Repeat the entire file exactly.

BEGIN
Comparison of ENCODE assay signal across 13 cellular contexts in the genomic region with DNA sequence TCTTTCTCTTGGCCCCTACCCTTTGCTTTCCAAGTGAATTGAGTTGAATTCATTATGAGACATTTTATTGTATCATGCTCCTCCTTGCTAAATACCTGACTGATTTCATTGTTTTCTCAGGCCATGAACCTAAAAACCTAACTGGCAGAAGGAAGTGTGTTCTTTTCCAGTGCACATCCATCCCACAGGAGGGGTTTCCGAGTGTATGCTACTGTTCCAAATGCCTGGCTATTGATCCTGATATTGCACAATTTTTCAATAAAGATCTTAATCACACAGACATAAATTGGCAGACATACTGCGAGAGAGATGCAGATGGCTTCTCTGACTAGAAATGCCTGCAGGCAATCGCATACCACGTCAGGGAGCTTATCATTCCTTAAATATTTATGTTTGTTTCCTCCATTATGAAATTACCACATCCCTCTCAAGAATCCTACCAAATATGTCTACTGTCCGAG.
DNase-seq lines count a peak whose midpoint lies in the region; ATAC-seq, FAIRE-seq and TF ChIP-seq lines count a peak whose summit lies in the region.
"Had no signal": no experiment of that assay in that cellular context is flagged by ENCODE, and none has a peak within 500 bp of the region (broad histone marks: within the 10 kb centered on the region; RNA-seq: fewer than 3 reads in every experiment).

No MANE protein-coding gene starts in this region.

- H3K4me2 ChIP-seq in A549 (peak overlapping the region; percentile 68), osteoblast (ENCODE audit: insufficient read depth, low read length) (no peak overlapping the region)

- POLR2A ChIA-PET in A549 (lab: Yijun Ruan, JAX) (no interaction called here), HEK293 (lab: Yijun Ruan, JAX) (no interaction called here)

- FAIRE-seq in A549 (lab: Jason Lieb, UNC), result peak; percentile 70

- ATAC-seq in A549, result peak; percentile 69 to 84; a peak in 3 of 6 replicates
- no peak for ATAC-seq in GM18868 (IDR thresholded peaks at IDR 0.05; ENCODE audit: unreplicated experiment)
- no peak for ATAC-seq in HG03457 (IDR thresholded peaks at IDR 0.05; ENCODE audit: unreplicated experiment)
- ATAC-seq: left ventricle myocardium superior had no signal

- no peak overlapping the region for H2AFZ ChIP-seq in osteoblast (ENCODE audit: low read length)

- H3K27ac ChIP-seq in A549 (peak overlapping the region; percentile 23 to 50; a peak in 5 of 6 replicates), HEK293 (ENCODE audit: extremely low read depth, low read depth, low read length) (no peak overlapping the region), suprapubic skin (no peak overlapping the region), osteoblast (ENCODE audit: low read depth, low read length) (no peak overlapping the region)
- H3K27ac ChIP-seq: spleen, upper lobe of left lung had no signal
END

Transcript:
Comparison of ENCODE assay signal across 13 cellular contexts in the genomic region with DNA sequence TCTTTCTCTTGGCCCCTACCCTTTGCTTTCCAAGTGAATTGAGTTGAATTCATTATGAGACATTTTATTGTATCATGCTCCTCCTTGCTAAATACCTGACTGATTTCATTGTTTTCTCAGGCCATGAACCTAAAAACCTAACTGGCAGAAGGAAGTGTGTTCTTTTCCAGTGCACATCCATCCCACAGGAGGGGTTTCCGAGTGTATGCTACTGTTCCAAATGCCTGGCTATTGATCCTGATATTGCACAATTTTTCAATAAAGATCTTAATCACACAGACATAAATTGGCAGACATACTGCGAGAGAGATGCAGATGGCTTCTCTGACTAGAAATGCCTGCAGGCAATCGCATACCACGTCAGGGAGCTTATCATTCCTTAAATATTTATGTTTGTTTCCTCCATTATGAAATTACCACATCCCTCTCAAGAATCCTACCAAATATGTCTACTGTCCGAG.
DNase-seq lines count a peak whose midpoint lies in the region; ATAC-seq, FAIRE-seq and TF ChIP-seq lines count a peak whose summit lies in the region.
"Had no signal": no experiment of that assay in that cellular context is flagged by ENCODE, and none has a peak within 500 bp of the region (broad histone marks: within the 10 kb centered on the region; RNA-seq: fewer than 3 reads in every experiment).

No MANE protein-coding gene starts in this region.

- H3K4me2 ChIP-seq in A549 (peak overlapping the region; percentile 68), osteoblast (ENCODE audit: insufficient read depth, low read length) (no peak overlapping the region)

- POLR2A ChIA-PET in A549 (lab: Yijun Ruan, JAX) (no interaction called here), HEK293 (lab: Yijun Ruan, JAX) (no interaction called here)

- FAIRE-seq in A549 (lab: Jason Lieb, UNC), result peak; percentile 70

- ATAC-seq in A549, result peak; percentile 69 to 84; a peak in 3 of 6 replicates
- no peak for ATAC-seq in GM18868 (IDR thresholded peaks at IDR 0.05; ENCODE audit: unreplicated experiment)
- no peak for ATAC-seq in HG03457 (IDR thresholded peaks at IDR 0.05; ENCODE audit: unreplicated experiment)
- ATAC-seq: left ventricle myocardium superior had no signal

- no peak overlapping the region for H2AFZ ChIP-seq in osteoblast (ENCODE audit: low read length)

- H3K27ac ChIP-seq in A549 (peak overlapping the region; percentile 23 to 50; a peak in 5 of 6 replicates), HEK293 (ENCODE audit: extremely low read depth, low read depth, low read length) (no peak overlapping the region), suprapubic skin (no peak overlapping the region), osteoblast (ENCODE audit: low read depth, low read length) (no peak overlapping the region)
- H3K27ac ChIP-seq: spleen, upper lobe of left lung had no signal